Different Takes: Should Doctors Face Consequences For Providing Misinformation?
Editorial writers tackle these public health topics.
The Washington Post:
California’s Anti-Misinformation Bill Is A Bad Idea
One of the many lessons from the covid-19 pandemic is that misinformation can be deadly. It can lead people to forgo lifesaving precautions and turn instead to potentially harmful therapies. If it’s egregious for politicians and celebrities to purvey misinformation, it’s far worse when the lie peddler is a physician. Surely, such an individual would be in violation of their oath and should be stripped of their medical license. (Leana S. Wen, 9/12)
Addiction Often Goes Hand-In-Hand With Mental Illnesses — Both Must Be Addressed
Using substances to treat mental illness can begin a difficult cycle. Substance use to manage mental illness can lead to addiction and can in turn worsen the original mental illness. Regularly taking drugs or alcohol causes the brain to adapt to that substance—known as dependence. Effectively, the brain dials down its own neurotransmitter systems upon which the drugs act. A person trying to relieve anxiety through substance use will feel worse anxiety most of the time, because their brain now depends on the drug for relief. (Nora D. Volkow, 9/12)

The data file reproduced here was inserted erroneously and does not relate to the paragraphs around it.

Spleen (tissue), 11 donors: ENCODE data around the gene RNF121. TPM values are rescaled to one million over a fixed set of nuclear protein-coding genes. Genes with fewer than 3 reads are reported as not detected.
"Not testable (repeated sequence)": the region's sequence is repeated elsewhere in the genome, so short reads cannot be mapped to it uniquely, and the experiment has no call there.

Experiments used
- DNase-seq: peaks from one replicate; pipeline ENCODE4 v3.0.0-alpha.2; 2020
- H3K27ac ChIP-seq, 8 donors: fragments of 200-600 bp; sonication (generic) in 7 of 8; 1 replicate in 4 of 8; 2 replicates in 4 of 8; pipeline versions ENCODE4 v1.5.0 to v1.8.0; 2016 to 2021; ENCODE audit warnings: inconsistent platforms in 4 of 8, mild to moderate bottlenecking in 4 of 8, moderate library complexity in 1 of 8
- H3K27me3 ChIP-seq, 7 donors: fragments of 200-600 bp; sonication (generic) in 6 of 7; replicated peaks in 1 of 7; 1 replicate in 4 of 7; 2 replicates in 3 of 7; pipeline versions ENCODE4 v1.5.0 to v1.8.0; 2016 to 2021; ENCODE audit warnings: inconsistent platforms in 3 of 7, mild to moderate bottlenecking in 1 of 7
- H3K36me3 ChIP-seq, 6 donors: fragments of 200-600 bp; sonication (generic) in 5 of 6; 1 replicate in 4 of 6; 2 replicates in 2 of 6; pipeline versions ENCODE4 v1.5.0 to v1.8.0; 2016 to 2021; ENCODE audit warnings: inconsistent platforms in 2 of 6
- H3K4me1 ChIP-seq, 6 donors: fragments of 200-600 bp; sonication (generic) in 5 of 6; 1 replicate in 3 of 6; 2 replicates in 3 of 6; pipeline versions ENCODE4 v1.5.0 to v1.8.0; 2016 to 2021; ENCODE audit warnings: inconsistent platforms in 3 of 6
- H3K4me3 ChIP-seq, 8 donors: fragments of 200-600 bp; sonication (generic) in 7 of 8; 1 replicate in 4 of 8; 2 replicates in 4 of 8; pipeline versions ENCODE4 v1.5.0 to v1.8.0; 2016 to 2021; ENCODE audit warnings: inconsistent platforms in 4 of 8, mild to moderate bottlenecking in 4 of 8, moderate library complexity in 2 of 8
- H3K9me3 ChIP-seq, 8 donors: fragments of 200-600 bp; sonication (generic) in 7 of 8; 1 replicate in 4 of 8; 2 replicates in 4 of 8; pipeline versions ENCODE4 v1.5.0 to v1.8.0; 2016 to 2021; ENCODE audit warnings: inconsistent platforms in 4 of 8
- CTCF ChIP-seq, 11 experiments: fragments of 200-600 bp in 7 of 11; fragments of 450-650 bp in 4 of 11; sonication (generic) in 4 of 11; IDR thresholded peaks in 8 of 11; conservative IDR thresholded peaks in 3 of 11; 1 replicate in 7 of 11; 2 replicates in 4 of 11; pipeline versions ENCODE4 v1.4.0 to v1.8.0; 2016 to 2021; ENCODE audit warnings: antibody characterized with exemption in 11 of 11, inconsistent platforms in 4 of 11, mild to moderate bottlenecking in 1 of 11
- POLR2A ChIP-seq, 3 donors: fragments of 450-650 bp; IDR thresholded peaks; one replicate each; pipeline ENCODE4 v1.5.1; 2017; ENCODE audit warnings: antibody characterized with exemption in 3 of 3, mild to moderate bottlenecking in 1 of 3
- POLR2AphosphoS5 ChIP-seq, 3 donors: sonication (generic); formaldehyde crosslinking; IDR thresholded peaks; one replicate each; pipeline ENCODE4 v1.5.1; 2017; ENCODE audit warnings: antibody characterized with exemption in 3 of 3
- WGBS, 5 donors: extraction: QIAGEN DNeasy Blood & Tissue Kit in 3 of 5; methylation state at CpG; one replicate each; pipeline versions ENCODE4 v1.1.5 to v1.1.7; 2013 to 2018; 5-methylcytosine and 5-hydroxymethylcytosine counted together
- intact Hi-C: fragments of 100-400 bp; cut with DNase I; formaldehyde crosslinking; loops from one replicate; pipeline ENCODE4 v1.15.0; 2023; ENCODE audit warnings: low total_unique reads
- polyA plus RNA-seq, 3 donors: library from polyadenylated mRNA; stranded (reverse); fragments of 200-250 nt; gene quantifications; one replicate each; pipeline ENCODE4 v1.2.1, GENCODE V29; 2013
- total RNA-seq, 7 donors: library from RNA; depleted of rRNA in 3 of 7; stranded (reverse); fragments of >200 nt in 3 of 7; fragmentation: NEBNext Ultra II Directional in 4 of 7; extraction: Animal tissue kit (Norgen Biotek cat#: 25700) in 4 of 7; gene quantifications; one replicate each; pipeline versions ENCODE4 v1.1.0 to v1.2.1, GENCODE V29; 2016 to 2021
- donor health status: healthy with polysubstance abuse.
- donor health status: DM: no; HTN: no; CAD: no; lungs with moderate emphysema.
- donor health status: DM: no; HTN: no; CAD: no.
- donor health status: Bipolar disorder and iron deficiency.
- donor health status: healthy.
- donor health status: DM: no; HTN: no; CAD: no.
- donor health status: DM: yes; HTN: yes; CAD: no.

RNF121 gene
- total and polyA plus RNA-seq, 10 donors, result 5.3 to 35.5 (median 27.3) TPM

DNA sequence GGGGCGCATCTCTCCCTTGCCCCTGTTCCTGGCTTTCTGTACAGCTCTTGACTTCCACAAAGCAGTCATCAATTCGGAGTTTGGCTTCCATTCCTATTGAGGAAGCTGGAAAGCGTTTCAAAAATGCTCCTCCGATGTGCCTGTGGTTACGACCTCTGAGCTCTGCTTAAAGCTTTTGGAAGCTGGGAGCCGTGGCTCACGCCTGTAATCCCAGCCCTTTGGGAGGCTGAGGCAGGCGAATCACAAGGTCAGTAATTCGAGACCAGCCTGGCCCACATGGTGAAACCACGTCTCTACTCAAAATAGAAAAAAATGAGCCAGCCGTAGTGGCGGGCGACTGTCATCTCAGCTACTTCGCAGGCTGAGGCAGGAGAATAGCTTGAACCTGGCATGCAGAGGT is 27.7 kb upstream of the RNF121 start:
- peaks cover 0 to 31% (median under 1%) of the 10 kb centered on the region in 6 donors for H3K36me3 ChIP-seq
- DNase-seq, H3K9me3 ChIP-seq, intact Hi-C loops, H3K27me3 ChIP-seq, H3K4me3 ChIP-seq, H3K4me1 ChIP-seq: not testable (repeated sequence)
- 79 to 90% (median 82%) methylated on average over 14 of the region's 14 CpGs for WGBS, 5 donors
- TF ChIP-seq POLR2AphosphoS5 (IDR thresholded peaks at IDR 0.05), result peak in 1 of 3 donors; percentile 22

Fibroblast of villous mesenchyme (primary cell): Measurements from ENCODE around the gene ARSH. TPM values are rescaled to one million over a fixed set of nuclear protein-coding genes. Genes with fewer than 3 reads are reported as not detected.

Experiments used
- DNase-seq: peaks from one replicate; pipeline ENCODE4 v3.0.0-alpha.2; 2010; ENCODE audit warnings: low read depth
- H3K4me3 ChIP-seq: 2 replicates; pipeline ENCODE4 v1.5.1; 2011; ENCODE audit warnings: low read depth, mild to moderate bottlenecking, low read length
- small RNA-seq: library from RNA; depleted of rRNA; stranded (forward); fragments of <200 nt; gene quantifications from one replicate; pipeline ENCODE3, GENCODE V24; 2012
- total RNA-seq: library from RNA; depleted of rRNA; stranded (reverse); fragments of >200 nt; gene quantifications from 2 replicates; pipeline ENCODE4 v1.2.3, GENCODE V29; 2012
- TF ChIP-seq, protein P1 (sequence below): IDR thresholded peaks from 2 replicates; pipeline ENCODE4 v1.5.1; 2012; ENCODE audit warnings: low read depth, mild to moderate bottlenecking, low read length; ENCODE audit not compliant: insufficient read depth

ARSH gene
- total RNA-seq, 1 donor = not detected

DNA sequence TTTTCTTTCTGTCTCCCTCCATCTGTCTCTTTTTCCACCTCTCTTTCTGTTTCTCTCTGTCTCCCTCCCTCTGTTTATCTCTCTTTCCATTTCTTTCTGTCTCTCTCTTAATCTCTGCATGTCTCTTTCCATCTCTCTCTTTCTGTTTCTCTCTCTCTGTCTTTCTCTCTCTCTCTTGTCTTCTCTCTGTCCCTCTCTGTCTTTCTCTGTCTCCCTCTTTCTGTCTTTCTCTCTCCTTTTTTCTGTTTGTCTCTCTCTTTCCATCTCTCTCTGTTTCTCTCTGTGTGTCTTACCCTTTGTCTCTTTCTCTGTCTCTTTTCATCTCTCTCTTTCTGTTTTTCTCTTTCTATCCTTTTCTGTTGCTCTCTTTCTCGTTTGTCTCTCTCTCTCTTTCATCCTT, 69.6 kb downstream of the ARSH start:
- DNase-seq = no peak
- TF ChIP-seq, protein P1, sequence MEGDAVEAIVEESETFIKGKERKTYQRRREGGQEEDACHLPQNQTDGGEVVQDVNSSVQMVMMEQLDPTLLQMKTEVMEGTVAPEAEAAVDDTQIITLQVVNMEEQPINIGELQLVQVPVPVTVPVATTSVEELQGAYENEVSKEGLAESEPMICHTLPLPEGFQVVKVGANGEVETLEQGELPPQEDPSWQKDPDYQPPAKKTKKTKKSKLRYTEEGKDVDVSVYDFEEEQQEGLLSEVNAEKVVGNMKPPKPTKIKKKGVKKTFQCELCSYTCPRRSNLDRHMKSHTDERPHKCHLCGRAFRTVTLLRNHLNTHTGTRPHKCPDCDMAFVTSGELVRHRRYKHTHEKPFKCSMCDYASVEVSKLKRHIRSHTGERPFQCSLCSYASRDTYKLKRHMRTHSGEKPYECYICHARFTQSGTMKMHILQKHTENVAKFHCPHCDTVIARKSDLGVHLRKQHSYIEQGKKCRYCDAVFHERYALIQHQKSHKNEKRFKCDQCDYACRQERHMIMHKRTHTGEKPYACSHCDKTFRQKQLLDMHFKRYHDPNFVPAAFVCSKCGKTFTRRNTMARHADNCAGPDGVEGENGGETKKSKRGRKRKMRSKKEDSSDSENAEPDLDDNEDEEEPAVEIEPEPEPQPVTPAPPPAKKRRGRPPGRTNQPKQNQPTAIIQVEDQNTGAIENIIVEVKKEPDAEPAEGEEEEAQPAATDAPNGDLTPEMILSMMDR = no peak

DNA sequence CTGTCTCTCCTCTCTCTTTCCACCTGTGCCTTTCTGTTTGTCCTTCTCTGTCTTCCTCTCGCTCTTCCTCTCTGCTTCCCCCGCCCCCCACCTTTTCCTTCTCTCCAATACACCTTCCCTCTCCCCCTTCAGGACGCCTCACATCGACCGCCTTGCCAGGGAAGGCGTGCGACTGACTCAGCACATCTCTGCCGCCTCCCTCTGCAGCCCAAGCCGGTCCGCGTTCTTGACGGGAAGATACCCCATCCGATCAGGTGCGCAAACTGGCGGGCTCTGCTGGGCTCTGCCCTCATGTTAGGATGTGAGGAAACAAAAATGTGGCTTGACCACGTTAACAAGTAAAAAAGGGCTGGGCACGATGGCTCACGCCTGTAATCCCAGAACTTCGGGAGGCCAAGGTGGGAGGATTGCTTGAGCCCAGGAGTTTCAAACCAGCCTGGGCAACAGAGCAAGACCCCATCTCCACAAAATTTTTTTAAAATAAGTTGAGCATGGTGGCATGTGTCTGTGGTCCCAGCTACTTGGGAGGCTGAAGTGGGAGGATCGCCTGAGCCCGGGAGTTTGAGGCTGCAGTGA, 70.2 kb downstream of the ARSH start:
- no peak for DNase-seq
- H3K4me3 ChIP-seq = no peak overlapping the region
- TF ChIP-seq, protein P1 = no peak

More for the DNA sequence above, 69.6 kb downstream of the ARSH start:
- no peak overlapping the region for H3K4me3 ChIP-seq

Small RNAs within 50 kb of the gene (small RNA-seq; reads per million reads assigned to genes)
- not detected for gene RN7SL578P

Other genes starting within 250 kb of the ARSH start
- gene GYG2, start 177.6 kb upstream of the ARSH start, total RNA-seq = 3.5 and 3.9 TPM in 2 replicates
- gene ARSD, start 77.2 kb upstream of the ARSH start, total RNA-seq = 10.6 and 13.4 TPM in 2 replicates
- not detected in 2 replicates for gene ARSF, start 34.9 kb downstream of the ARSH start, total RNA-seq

Why Health Care Needs A Black Friday Sale
The best time to buy a car is at model year-end sales, and Black Friday deals can’t be beat for major appliances. Ever wonder why you don’t see a President’s Day sale on colonoscopies? Or ads for buy-one-get-one free knee replacements? (Stacy Bratcher, 9/13)
Medicare: Update Wheelchair Coverage For The 21st Century
Both of us have spent much of our lives in wheelchairs. But not just any wheelchairs. Ours are equipped with power seat elevation and standing technologies individually configured to meet our needs. (Paul Amadeus Lane and Jim Meade, 9/12)